The Strategist

ECB stops quantitative easing

12/14/2018 - 11:12

The European Central Bank confirmed plans to end the quantitative easing program to combat deflation in December 2018. In total, during the program, the regulator has bought up bonds (corporate and public debt) for $ 2.6 trillion. Funds from their repayment will be reinvested, but only after the key rate starts to grow. At the same time, at least until the end of the summer of next year, the bank does not plan to raise it higher than the current zero level. So far, experts forecast a slight but still slowdown in euro inflation due to oil prices.

ECB President Mario Draghi announced the end of the quantitative easing program (QE). Recall that the European regulator has been purchasing bonds of Eurozone countries and corporations since March 2015 in an effort to fight deflation (earlier, large-scale concessional lending programs were conducted only on a returnable basis). Since January 2018, the regulator has already halved asset purchases, to € 30 billion a month, and since September, the buy-out volume has been halved as well, to € 15 billion. In total, $ 2.6 trillion were bought from the secondary market. The ECB plans to be reinvesting these funds (at the time of redemption of bonds) "for a long period after the key rate starts growing," the bank said.

However, this will not be soon: the refinancing rate is left zero, the emergency lending rate and the deposit rate also have not changed (0.25% and minus 0.4%, respectively). The ECB announced plans to keep them at this level at least until the end of the summer of 2019, “in any case, as long as needed according to increase in inflation in accordance with current expectations.” “The end of QE actually switches off the ECB’s autopilot mode - now the bank’s decisions will again be more dependent on the incoming statistics; the bank managed to complete the program without causing a correction in the market,” ING Bank noted.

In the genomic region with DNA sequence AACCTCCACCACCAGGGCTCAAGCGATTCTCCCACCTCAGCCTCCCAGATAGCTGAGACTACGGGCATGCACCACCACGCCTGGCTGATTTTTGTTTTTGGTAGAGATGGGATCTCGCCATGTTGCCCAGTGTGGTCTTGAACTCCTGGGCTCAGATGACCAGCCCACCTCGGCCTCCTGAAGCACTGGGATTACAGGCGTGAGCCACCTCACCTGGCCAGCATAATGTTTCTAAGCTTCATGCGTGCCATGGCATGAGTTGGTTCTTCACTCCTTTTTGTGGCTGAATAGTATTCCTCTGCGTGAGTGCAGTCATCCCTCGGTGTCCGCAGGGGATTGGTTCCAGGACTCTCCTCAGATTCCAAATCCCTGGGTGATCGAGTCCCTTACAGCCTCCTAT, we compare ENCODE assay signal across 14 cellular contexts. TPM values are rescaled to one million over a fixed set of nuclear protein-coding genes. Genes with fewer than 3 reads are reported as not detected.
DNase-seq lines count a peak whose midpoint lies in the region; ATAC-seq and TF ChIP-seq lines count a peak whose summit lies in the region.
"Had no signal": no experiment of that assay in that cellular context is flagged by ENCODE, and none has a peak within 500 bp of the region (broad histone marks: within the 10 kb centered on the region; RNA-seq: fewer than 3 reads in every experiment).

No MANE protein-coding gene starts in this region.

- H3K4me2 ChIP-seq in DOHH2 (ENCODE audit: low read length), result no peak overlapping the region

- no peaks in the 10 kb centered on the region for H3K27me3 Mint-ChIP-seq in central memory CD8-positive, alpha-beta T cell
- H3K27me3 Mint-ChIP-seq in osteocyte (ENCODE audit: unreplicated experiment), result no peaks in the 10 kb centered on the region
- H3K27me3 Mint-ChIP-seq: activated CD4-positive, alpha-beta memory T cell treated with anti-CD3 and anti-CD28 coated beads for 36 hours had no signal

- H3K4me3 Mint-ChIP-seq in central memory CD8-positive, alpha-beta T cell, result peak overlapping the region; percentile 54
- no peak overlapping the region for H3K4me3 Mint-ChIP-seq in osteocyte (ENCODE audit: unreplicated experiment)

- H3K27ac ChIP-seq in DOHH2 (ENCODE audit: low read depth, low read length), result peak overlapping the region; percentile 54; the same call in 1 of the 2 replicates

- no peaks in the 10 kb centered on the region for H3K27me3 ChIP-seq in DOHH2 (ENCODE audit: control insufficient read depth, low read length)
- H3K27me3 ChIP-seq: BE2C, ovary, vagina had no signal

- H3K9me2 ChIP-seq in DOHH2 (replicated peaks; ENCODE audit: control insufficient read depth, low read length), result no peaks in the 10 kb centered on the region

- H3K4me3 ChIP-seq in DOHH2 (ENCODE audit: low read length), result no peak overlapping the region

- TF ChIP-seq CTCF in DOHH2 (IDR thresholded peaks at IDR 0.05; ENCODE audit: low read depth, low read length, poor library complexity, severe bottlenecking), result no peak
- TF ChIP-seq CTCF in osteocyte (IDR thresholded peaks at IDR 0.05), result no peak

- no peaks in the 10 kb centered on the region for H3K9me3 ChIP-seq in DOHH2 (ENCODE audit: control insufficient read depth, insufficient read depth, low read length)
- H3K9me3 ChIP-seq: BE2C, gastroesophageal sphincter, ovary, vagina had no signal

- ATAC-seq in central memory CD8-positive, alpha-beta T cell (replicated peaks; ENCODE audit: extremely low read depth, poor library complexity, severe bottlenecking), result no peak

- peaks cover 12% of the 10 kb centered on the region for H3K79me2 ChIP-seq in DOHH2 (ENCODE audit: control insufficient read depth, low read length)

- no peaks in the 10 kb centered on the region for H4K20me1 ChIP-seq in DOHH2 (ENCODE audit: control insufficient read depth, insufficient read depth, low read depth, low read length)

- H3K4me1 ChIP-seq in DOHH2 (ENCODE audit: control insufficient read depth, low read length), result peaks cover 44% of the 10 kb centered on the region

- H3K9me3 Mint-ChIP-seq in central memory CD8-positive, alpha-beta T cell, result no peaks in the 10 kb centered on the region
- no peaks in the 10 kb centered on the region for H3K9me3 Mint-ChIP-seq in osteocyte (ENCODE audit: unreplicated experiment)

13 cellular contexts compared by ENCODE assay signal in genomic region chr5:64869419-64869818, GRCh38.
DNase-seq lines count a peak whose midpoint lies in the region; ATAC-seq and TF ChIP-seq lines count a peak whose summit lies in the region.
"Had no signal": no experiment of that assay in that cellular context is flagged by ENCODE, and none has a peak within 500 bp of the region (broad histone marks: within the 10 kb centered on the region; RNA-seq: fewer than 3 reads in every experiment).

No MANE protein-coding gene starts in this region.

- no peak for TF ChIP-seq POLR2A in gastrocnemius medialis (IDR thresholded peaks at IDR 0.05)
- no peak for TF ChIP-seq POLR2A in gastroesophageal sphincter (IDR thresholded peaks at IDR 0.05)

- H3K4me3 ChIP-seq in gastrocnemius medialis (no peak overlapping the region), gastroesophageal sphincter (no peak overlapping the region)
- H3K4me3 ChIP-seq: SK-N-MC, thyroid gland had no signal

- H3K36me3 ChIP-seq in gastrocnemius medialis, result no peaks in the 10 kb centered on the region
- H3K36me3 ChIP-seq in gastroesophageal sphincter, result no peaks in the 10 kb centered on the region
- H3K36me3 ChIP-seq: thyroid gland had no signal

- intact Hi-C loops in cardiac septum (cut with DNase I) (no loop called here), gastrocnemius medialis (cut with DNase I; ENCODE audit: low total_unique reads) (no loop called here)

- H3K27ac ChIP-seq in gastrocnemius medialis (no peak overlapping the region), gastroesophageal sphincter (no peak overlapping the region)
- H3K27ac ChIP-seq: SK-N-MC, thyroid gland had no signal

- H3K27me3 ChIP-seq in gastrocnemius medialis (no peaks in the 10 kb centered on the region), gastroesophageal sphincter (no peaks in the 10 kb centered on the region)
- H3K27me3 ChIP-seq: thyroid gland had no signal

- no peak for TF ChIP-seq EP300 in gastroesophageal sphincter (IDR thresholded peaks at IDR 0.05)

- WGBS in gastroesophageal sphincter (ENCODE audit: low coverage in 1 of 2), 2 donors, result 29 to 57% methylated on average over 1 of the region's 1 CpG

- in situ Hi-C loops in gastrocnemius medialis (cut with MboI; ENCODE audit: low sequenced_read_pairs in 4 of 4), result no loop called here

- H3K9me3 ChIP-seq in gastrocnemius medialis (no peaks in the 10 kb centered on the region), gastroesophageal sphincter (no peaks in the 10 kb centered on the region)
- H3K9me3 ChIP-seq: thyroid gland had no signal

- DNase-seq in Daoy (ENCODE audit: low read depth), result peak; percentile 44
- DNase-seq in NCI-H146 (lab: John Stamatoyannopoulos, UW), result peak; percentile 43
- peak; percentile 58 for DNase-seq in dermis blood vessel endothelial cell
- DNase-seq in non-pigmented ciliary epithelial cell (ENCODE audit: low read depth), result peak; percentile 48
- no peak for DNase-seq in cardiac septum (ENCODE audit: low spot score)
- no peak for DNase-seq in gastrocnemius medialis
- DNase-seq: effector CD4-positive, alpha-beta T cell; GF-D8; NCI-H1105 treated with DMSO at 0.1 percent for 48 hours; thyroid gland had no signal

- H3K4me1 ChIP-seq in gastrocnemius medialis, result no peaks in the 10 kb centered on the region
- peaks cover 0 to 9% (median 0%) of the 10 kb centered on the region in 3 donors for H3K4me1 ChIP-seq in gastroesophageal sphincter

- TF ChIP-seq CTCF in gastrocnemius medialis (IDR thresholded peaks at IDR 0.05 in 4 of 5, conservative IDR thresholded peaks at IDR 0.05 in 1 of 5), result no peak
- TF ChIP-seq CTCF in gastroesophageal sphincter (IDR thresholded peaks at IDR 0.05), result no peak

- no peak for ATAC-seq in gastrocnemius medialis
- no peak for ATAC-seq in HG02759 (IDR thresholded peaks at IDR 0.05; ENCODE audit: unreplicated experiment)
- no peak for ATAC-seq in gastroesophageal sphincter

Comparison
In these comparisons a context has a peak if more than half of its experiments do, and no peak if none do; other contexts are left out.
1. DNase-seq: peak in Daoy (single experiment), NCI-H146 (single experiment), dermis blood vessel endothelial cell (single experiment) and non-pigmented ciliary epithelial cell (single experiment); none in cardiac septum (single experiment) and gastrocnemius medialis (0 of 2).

Mario Draghi said in his statement that the statistics were “weaker than expected”: external demand is deteriorating, having a counter-inflationary effect. However, the head of the ECB expressed optimism about state of domestic demand in the euro area. In its own forecast, the ECB raised its inflation forecast for 2018 from 1.7% to 1.8%, but for the next, it has been lowered to 1.6% from 1.7%. Estimates of GDP growth in 2018 were also reduced from 2% to 1.8% (as of 2019, from 1.8% to 1.7%). According to Eurostat, inflation in November slowed to 2% versus 2.2% in October, mainly due to lower energy prices. Moreover, the European Central Bank expects that this figure will further decrease in the coming months due to the continued decline in oil prices. However, a reduction in unused capacity and an increase in employment in the labor market make it possible to count on a rise in domestic prices, Mr. Draghi said.

Note that the US Federal Reserve System terminated the last similar program much earlier, in October 2014 (the first QE program was launched in 2008, and later regulators in the UK and Japan began to buy back assets). In total, since 2008, the size of the assets on the Fed's balance sheet had increased fivefold - from $ 900 billion to $ 4.5 trillion, of which $ 2.46 trillion falls on government bonds (14% of their total volume). In October 2017, the regulator began the reverse process, initiating a balance clearing through the sale of securities. Nevertheless, the total assets of the central banks of the world continued to grow due to purchases by the ECB (since 2007 they increased from $ 3.2 trillion to $ 15 trillion).


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